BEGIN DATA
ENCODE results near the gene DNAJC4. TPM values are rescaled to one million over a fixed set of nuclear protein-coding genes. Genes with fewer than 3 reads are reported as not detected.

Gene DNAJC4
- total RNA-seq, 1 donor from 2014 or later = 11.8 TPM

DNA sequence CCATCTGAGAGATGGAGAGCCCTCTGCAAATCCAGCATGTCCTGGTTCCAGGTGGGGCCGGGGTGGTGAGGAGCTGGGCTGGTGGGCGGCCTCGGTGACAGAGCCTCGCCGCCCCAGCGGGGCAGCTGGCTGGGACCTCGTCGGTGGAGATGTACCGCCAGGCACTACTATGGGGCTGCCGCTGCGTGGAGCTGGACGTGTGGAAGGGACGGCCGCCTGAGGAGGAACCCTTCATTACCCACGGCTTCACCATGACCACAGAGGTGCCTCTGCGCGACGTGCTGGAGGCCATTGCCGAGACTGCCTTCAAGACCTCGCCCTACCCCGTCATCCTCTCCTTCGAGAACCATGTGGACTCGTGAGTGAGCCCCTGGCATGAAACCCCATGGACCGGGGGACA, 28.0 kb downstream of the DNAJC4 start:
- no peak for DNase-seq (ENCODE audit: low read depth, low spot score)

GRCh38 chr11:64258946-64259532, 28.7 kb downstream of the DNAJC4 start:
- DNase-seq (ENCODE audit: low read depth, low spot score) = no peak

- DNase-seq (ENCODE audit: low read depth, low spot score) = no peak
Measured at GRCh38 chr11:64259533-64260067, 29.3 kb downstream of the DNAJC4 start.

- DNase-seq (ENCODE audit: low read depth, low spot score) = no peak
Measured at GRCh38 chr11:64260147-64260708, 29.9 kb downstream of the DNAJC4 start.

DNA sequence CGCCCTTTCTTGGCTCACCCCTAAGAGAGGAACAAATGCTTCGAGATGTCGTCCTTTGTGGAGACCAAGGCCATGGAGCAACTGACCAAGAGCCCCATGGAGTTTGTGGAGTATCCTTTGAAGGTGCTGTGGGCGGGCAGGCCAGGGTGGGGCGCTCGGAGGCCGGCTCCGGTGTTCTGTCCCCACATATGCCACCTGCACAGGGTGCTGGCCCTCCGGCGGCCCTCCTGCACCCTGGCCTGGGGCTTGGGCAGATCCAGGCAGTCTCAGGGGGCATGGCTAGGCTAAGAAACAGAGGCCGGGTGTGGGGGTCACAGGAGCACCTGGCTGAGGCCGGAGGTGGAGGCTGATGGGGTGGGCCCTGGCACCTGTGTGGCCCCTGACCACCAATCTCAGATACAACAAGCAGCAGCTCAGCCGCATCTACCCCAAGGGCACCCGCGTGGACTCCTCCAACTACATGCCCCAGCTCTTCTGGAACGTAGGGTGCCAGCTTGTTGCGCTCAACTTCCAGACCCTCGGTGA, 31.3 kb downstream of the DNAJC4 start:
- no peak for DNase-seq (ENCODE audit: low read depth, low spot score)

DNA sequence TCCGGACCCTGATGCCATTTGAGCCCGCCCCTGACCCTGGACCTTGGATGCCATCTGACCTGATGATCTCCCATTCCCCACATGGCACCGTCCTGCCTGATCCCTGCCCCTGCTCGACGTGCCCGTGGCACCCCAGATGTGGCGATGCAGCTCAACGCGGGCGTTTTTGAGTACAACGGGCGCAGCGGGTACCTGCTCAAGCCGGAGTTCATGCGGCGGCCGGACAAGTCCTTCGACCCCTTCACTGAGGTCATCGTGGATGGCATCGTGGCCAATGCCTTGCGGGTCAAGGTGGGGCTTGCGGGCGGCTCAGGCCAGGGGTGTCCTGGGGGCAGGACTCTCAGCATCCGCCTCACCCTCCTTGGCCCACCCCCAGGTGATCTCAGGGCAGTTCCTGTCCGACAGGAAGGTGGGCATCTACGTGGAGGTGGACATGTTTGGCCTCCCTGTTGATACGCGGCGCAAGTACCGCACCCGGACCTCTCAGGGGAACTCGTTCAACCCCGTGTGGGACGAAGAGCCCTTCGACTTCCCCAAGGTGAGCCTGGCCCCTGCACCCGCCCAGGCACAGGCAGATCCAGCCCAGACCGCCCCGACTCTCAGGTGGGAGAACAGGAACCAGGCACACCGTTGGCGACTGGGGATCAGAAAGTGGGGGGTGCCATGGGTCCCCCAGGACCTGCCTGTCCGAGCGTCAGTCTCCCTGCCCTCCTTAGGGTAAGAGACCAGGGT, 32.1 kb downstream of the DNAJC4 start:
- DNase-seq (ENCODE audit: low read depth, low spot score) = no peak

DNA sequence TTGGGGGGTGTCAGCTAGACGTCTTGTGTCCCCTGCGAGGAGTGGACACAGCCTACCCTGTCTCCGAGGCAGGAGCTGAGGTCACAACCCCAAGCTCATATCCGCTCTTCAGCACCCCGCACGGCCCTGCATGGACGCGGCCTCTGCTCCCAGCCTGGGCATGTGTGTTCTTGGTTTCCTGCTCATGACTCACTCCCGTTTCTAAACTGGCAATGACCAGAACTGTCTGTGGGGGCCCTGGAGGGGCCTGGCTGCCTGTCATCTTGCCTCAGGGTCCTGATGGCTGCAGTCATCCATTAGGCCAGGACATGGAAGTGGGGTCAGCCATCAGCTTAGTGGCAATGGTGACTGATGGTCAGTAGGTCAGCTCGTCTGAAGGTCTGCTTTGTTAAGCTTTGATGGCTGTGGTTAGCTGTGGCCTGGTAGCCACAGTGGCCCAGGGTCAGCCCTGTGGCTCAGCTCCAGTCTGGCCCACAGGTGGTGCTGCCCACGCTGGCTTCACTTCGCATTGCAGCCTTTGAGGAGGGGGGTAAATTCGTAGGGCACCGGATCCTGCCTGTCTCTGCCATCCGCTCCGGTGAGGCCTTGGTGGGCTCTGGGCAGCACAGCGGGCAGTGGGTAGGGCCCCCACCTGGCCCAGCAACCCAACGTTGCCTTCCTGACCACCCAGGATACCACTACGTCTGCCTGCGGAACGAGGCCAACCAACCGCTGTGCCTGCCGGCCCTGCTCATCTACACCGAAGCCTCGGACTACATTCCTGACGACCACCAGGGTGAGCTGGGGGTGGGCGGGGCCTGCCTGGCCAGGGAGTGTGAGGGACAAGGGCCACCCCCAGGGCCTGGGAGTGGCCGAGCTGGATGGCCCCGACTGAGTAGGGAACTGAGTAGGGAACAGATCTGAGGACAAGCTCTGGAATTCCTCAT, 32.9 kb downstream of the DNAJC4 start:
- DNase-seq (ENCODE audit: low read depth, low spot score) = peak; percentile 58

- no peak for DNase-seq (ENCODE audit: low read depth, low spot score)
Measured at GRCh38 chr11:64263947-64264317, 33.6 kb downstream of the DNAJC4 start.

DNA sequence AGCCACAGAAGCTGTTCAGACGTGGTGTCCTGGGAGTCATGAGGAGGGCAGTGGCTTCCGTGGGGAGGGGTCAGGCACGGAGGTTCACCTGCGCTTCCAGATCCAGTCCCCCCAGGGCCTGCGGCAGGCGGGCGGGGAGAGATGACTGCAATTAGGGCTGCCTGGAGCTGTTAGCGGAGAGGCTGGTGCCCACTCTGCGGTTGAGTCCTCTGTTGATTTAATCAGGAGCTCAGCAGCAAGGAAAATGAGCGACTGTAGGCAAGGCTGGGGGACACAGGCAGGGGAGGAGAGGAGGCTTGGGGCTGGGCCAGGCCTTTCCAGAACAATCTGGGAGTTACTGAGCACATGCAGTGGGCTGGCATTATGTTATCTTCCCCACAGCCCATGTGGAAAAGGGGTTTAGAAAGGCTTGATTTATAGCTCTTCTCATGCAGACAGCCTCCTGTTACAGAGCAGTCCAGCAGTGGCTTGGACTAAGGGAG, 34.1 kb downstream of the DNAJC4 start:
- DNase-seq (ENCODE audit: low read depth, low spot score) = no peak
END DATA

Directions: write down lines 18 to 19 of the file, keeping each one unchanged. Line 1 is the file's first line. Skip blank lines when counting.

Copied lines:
- no peak for DNase-seq (ENCODE audit: low read depth, low spot score)
Measured at GRCh38 chr11:64263947-64264317, 33.6 kb downstream of the DNAJC4 start.